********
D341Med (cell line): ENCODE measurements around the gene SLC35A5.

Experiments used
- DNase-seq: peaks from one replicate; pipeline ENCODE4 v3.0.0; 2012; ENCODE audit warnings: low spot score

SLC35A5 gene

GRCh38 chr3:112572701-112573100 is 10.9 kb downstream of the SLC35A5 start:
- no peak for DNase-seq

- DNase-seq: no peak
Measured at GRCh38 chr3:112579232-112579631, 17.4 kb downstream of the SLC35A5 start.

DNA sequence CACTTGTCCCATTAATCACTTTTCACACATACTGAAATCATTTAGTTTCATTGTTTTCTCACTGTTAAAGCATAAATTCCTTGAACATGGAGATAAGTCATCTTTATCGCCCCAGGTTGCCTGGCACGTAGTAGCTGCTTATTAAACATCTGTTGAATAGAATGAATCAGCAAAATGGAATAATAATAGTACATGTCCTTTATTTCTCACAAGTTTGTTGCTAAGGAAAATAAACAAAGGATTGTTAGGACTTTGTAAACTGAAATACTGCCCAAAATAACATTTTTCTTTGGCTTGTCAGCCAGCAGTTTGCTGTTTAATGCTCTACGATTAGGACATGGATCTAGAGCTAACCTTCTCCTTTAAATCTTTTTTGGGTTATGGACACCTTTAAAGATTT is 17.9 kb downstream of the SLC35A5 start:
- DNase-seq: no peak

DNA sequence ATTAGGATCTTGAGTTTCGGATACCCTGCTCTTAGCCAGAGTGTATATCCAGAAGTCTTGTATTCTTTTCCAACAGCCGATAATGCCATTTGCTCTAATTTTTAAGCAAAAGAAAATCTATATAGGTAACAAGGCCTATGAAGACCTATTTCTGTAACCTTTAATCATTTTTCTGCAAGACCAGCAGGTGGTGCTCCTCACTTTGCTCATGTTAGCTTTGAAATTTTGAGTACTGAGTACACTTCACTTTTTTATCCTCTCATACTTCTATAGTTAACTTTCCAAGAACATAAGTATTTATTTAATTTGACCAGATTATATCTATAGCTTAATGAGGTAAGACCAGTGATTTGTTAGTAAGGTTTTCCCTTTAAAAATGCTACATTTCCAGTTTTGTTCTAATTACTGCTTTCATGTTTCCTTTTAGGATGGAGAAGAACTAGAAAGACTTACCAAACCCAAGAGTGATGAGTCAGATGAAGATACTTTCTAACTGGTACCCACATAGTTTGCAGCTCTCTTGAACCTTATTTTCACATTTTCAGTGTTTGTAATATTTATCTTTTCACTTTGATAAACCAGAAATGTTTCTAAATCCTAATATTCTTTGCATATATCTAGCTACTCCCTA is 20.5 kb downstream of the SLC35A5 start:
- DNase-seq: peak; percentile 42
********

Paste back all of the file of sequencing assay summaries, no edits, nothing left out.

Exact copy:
D341Med (cell line): ENCODE measurements around the gene SLC35A5.

Experiments used
- DNase-seq: peaks from one replicate; pipeline ENCODE4 v3.0.0; 2012; ENCODE audit warnings: low spot score

SLC35A5 gene

GRCh38 chr3:112572701-112573100 is 10.9 kb downstream of the SLC35A5 start:
- no peak for DNase-seq

- DNase-seq: no peak
Measured at GRCh38 chr3:112579232-112579631, 17.4 kb downstream of the SLC35A5 start.

DNA sequence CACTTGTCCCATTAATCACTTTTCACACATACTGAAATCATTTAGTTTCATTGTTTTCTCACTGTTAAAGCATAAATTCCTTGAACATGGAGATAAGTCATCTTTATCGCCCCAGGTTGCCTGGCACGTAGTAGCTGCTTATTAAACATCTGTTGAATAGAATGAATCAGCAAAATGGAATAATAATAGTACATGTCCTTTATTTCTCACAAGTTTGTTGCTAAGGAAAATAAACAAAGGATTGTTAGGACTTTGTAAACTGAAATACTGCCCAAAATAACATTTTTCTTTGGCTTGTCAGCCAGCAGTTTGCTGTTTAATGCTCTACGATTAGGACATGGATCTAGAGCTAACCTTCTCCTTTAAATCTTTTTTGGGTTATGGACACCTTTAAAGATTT is 17.9 kb downstream of the SLC35A5 start:
- DNase-seq: no peak

DNA sequence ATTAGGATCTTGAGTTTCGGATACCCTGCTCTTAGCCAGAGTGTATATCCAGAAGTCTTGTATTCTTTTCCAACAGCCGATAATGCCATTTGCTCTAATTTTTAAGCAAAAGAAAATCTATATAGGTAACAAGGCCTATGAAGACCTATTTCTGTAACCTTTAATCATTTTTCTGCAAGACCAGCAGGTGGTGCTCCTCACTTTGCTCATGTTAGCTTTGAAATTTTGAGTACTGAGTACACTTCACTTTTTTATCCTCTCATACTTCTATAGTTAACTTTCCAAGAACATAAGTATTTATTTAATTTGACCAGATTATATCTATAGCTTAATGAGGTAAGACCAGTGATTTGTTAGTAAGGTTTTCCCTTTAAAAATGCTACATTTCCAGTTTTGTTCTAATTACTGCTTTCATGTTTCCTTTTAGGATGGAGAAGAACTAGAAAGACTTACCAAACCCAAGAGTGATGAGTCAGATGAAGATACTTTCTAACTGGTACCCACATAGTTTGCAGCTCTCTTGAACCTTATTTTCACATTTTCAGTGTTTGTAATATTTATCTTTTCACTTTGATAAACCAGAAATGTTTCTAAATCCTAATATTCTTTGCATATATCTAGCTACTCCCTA is 20.5 kb downstream of the SLC35A5 start:
- DNase-seq: peak; percentile 42